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Mentally Ill: Discrimination

Volume 485: debated on Tuesday 16 December 2008

To ask the Secretary of State for Health what funding his Department has allocated to SHiFT in each year to 2011. (240713)

SHIFT is expected to receive around £600,000 for the remaining two years of the programme and has so far received the following funding:

Funding (£)

2004-05

1,100,000

2005-06

873,000

2006-07

980,000

2007-08

600,000

2008-09

600,000

To ask the Secretary of State for Health what recent progress has been made by SHiFT in its work to tackle discrimination in (a) employment and (b) the media against people with mental health problems. (240714)

SHIFT was originally launched in 2004 by National Institute for Mental Health in England (NIMHE) as a five-year programme but has now been extended to run until 2011 to work alongside “Time to Change”, a new £18 million charity sector-led anti-stigma and well-being social marketing campaign. SHIFT's work complements that of “Time to Change” by focusing on two key audiences—employers and the media.

The work in employment is aimed at improving the recruitment and retention of people with mental health problems. For example, SHIFT has distributed to public and private sector employers more than 30,000 copies of the SHIFT Line Managers Resource, giving guidance to managers on handling mental health problems in the workplace.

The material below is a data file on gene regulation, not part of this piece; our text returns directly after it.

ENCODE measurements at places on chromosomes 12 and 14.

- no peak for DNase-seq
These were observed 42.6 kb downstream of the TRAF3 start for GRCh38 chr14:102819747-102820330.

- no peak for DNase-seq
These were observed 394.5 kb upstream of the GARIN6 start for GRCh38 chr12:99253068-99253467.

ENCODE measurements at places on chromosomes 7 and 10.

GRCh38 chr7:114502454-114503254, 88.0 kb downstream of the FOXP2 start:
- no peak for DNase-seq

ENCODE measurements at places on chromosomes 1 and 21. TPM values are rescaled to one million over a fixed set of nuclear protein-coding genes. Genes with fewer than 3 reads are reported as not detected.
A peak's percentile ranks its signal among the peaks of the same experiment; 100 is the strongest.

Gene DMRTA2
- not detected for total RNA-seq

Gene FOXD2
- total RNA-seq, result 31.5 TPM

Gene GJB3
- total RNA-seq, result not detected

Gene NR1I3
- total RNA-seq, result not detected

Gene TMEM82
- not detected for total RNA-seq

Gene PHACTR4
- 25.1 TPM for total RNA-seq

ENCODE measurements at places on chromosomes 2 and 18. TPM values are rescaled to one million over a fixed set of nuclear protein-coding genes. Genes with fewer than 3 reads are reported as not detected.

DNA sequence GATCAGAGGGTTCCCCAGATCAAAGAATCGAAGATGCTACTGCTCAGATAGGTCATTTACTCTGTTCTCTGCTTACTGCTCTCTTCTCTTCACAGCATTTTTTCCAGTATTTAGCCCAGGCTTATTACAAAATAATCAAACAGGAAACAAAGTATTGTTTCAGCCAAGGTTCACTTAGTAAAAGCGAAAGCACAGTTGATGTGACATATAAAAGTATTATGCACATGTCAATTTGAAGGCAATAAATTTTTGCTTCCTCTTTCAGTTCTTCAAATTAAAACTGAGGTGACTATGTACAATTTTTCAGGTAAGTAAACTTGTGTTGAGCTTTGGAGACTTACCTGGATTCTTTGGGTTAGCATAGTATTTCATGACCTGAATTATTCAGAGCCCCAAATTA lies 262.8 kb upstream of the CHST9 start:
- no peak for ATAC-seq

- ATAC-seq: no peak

An independent expert panel, the SHIFT review panel, has been set up to review guidance on mental health and employment and help guide employers through the wealth of existing advice. A website signposts employers to the most appropriate resource. The panel, hosted by the Sainsbury Centre for Mental Health, includes experts from academia, business and the public sector.

The work with the media is aimed at improving media coverage of mental health and in particular challenging the link made between severe mental illness and violence.

Guidance on best practice for reporting mental health has been distributed to more than 10,000 journalists. It focuses on covering violence and suicide.

Training on reporting mental illness and suicide is being delivered to postgraduate students at journalism training colleges and the SHIFT Speakers Bureau, a bank of people willing to talk about their real life experiences of mental illness, has become an essential resource for journalists and a way of ensuring that people’s voices are heard.